A Best Book of the YearSeed Magazine • Granta Magazine • The Plain-DealerIn this fascinating and utterly engaging book, Carl Zimmer traces E. coli's pivotal role in the history of biology, from the discovery of DNA to the latest advances in biotechnology. He reveals the many surprising and alarming parallels between E. coli's life and our own. And he describes how E. coli changes in real time, revealing billions of years of history encoded within its genome. E. coli is also the most engineered species on Earth, and as scientists retool this microbe to produce life-saving drugs and clean fuel, they are discovering just how far the definition of life can be stretched.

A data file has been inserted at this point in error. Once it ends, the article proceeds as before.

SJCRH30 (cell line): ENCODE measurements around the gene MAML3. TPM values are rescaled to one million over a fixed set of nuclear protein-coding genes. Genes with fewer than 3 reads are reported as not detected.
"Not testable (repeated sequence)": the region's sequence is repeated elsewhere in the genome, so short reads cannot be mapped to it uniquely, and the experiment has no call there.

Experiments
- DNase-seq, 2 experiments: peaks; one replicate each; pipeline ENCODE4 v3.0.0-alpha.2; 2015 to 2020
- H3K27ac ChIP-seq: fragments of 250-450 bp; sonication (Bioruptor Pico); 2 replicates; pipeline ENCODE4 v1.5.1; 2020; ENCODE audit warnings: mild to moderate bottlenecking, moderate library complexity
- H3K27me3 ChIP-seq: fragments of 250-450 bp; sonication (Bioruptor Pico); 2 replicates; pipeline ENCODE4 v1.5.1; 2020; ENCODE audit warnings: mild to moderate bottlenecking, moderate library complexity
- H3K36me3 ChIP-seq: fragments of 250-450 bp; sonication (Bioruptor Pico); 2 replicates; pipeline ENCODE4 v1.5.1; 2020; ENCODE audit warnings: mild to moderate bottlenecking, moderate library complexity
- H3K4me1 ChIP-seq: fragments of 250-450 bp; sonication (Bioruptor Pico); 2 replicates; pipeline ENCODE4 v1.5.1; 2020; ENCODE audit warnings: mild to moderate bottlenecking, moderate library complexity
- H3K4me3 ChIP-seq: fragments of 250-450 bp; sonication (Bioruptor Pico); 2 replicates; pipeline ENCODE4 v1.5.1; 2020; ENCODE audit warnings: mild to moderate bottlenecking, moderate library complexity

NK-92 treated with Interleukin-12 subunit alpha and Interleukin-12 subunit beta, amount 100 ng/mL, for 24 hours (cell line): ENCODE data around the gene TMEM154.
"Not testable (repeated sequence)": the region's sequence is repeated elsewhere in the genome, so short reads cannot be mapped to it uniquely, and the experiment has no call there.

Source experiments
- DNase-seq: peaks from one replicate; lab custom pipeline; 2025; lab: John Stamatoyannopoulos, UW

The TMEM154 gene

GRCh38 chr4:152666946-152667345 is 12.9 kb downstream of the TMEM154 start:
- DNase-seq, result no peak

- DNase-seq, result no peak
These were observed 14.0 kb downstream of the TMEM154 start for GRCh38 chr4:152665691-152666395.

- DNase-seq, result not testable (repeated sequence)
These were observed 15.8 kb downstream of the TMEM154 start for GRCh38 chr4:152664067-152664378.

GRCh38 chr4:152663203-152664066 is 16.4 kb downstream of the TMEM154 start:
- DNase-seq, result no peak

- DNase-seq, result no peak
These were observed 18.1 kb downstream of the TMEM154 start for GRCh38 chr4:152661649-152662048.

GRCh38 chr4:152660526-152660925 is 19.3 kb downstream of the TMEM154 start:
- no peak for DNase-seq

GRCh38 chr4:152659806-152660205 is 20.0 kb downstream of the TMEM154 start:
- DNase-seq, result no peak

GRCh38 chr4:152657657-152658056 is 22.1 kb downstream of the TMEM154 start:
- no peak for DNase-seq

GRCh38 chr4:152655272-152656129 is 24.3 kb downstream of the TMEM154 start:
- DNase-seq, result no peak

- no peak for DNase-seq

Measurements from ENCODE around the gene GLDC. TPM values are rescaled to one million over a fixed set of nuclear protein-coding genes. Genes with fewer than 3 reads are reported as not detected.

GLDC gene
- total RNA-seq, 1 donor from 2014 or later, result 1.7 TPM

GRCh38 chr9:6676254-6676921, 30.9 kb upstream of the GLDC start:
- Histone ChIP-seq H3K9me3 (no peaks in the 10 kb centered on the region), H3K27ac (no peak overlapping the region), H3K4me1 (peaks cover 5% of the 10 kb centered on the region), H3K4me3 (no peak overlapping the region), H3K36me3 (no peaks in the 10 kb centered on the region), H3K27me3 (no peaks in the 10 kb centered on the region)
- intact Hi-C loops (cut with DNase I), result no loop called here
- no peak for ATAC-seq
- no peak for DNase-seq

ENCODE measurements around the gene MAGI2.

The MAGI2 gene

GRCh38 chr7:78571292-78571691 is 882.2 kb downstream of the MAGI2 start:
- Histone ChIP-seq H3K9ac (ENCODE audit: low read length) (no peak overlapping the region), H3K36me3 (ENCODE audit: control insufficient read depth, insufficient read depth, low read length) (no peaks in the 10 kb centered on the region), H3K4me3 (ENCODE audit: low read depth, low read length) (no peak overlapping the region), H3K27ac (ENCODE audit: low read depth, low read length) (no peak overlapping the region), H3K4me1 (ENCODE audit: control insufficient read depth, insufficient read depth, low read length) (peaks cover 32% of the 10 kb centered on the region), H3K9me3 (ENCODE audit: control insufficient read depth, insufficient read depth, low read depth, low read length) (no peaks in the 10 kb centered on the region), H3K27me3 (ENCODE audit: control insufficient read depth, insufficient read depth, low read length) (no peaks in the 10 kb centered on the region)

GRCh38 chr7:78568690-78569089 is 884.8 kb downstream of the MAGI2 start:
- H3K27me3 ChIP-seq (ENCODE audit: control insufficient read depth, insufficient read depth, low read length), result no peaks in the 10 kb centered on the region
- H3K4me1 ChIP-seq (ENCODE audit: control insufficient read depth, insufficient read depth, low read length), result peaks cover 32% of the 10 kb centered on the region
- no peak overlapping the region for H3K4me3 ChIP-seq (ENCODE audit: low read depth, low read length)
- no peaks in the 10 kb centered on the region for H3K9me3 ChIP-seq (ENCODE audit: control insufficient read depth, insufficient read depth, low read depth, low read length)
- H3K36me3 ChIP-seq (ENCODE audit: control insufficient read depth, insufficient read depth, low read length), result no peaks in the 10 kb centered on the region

When most readers hear the words E. coli, they think tainted hamburger or toxic spinach. Noted science writer Zimmer says there are in fact many different strains of E. coli, some coexisting quite happily with us in our digestive tracts. These rod-shaped bacteria were among the first organisms to have their genome mapped, and today they are the toolbox of the genetic engineering industry and even of high school scientists. Zimmer (Evolution: The Triumph of an Idea) explains that by scrutinizing the bacteria's genome, scientists have discovered that genes can jump from one species to another and how virus DNA has become tightly intertwined with the genes of living creatures all the way up the tree of life to humans. Studying starving E. coli has taught us about how our own cells age. Advocates of intelligent design often produce the E. coli flagellum as Exhibit A, but the author shows how new research has shed light on the possible evolutionary arc of the flagellum. Zimmer devotes a chapter to the ethical debates surrounding genetic engineering. Written in elegant, even poetic prose, Zimmer's well-crafted exploration should be required reading for all well-educated readers.